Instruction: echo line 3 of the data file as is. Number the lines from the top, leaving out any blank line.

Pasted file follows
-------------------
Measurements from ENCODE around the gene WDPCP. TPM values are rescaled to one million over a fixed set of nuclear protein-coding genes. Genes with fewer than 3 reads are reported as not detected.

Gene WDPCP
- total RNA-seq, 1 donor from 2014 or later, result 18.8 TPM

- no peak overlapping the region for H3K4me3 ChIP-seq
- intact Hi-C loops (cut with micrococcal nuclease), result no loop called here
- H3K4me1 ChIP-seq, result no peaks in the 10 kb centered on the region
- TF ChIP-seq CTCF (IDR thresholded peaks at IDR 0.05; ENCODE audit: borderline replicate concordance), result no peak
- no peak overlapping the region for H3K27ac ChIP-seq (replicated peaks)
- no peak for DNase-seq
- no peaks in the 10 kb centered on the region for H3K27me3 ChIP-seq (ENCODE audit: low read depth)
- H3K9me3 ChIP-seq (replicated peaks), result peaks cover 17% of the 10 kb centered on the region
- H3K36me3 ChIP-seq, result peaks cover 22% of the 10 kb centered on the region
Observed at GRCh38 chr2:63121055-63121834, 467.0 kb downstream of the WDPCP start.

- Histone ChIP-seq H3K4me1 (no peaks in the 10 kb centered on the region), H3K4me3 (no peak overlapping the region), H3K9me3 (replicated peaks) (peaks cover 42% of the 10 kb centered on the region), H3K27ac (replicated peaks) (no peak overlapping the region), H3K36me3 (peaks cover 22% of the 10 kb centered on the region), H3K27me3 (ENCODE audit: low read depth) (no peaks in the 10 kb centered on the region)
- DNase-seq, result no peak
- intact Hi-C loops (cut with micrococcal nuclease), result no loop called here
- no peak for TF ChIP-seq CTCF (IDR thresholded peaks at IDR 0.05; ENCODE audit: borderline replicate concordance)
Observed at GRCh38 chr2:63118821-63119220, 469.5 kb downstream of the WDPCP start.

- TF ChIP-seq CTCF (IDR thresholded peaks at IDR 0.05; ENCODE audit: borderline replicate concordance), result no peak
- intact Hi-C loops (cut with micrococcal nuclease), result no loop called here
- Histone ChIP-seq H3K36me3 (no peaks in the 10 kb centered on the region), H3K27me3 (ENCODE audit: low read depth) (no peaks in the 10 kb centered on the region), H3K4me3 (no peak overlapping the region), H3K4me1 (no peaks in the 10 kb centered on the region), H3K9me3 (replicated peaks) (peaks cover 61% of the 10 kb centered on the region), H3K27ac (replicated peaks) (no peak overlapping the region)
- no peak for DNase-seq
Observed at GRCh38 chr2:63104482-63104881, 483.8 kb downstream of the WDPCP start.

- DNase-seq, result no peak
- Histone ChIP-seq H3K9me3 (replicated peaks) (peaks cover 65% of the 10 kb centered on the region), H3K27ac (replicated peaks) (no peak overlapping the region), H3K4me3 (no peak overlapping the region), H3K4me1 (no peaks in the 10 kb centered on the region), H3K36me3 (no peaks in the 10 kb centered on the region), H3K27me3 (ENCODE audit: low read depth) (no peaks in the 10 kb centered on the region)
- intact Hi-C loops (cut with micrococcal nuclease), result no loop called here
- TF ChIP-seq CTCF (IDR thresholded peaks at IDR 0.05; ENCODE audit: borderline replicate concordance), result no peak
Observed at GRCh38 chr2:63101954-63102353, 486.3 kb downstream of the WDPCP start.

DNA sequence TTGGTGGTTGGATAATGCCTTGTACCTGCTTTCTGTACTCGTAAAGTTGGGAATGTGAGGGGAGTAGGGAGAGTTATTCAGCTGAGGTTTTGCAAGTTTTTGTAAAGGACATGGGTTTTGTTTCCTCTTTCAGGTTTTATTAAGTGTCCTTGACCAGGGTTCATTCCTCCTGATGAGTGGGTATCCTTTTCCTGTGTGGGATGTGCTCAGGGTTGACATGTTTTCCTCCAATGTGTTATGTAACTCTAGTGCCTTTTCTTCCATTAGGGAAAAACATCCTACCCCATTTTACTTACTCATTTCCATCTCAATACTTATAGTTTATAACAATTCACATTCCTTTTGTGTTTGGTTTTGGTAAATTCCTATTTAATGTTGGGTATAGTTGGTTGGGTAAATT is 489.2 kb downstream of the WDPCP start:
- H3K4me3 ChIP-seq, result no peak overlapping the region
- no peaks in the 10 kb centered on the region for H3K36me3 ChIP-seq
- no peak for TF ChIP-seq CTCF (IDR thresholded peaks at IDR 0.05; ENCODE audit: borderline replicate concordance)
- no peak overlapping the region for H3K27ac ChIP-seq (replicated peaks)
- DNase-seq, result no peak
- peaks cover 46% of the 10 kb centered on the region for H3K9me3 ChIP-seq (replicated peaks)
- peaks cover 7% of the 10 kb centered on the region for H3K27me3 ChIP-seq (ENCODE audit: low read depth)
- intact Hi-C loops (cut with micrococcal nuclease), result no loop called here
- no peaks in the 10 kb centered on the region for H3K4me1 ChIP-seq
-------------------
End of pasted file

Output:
- total RNA-seq, 1 donor from 2014 or later, result 18.8 TPM